Thursday, 21 July 2016

Something Fishy

‘Britannia of Billingsgate’ (1933) was a lot more fun than I thought it was going to be.  I have felt in the past that the earlier films of the 1930s are a bit too naïve and clunky for my taste, but this one proved me wrong.  This is a very knowing look at the early film industry itself, and I think that it is rather ahead of its time.

It features music hall star Violet Loraine as Bessie Bolton; while Bessie’s husband and children are played by the now better known names of Gordon Harker, John Mills and Kay Hammond.  Bessie runs a fried fish shop while her husband Bert works at nearby Billingsgate Market. Her teenage son and daughter are both top-drawer dreamers.  One wants to be a speedway star and the other wants to marry a heartthrob actor.  When an Italian film director is filming a new picture nearby, he accidentally stumbles across Bessie and her fabulous singing voice. Spurred on by Bert and the pound signs popping out of his eyeballs, Bessie reluctantly agrees to make a picture and the family are suddenly elevated to a new position in life.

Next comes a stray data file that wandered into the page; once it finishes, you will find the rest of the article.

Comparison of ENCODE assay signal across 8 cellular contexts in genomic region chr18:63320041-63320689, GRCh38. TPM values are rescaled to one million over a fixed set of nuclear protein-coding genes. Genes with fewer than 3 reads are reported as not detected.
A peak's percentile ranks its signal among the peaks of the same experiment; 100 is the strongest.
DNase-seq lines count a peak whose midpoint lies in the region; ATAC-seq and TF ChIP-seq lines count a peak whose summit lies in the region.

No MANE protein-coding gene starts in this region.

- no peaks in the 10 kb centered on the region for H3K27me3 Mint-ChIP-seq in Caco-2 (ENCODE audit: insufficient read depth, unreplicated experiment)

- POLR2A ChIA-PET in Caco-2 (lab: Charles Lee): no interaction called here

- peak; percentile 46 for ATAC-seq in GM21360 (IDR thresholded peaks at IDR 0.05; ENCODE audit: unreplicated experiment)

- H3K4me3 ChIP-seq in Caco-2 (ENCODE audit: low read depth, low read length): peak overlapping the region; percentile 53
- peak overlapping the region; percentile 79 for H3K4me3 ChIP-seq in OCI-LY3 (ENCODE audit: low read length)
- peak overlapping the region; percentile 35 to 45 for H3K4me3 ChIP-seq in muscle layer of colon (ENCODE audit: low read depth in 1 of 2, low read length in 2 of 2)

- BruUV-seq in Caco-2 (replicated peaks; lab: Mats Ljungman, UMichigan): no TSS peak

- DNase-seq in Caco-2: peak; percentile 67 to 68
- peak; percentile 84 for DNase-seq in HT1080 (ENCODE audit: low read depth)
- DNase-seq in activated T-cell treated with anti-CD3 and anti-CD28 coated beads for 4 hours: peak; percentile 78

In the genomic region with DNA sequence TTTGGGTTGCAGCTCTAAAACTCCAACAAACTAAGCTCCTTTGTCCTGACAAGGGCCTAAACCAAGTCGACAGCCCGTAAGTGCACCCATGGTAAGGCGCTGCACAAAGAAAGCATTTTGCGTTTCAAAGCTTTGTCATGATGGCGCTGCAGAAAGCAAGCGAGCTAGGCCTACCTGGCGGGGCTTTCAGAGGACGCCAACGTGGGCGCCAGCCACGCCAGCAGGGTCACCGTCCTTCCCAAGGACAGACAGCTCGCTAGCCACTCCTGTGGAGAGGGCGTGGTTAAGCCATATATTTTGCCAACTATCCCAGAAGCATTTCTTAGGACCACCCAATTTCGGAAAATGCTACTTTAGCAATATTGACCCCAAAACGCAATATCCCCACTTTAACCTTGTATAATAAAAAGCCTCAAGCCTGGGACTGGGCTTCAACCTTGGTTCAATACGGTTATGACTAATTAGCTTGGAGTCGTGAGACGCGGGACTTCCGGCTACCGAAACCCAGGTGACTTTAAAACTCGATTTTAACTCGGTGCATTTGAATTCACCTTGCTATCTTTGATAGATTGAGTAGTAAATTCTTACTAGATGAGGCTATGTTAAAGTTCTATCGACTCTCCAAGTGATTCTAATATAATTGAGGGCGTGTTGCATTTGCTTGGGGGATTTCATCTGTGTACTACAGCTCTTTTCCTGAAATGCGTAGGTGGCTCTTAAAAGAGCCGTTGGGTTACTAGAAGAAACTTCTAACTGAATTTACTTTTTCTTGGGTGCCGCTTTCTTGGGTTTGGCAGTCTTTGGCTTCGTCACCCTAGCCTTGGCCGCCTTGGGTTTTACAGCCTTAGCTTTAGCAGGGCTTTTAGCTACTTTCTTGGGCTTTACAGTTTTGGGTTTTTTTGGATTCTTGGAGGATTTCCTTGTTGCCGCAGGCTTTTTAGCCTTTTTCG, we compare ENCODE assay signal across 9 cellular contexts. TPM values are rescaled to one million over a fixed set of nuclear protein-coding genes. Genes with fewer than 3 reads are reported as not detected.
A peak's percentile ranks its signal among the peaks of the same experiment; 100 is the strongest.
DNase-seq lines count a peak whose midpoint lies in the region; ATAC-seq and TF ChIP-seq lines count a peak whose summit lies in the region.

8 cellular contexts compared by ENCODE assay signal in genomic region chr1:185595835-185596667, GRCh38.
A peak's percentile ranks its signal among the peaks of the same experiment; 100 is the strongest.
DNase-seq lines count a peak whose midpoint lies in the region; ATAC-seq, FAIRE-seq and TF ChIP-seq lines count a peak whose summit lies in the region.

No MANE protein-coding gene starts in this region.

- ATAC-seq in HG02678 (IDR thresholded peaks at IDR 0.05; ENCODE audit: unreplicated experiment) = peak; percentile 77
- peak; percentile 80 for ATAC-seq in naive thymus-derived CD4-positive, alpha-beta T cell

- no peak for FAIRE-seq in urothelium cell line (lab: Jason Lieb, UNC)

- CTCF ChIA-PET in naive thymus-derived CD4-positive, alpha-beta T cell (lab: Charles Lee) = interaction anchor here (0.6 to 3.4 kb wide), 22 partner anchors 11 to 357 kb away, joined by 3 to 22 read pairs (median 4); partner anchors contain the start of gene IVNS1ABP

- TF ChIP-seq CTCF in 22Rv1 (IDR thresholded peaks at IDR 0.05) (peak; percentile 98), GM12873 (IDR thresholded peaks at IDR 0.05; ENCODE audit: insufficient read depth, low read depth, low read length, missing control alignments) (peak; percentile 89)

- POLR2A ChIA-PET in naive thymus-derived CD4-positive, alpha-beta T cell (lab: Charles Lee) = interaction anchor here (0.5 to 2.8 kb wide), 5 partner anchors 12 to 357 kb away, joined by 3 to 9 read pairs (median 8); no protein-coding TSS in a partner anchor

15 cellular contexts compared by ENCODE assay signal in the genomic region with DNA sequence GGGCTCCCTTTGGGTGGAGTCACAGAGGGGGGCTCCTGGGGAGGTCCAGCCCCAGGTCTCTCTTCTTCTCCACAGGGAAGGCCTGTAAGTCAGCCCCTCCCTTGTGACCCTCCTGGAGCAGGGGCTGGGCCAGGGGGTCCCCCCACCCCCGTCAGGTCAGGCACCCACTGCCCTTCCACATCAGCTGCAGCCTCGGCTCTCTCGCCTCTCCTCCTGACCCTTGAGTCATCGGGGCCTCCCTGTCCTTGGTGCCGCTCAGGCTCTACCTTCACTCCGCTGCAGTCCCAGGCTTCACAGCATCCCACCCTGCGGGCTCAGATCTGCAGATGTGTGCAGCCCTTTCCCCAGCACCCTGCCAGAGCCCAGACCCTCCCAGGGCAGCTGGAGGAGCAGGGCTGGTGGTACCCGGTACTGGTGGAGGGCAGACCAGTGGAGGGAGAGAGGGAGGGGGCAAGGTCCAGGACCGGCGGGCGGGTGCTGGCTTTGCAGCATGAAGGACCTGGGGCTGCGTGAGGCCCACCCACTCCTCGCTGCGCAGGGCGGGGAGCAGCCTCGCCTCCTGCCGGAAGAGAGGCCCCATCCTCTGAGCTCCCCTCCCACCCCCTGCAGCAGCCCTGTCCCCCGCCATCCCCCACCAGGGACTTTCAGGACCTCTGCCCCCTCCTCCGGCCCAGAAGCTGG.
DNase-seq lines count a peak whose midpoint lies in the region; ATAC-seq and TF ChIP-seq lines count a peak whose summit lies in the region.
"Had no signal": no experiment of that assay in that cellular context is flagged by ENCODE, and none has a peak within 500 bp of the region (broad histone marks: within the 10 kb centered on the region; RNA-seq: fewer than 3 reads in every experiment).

Bessie’s character would appear to be based wholly on Gracie Fields – the part could have been written for her (and the surname Bolton adds to my suspicions here, what with the Lancashire connection…) In fact, I would say that the film rather pokes fun at a perhaps already hackneyed concept of the ordinary woman turned into an overnight star. Because, for Bessie, this isn’t a case of dreams coming true. She is fair sick of it all very quickly – and the whole situation shows her husband up as a very silly man. He is easily swayed by money and fame but he is unable to handle himself. Bessie’s daughter’s actions are the most telling. With access to money and the right people, she starts stalking her heartthrob. She gets to meet him, finds out where he lives and sneaks into his bedroom one evening to wait for him.  This results in the very memorable scene of Bessie giving her daughter a thoroughly and deservedly smacked bottom. The filmstar heartthrob himself is aloof and disgusted…and very probably gay.

This is a film which looks at its own industry and seems to declare it as a load of old bunkum. Already the trappings of fame that we associate with modern life are being held up to ridicule.  What with all this and the Hammersmith Odeon and telephone booths complete with underground posters, it is certainly worth a look. It is available free to view on the BFI website here -


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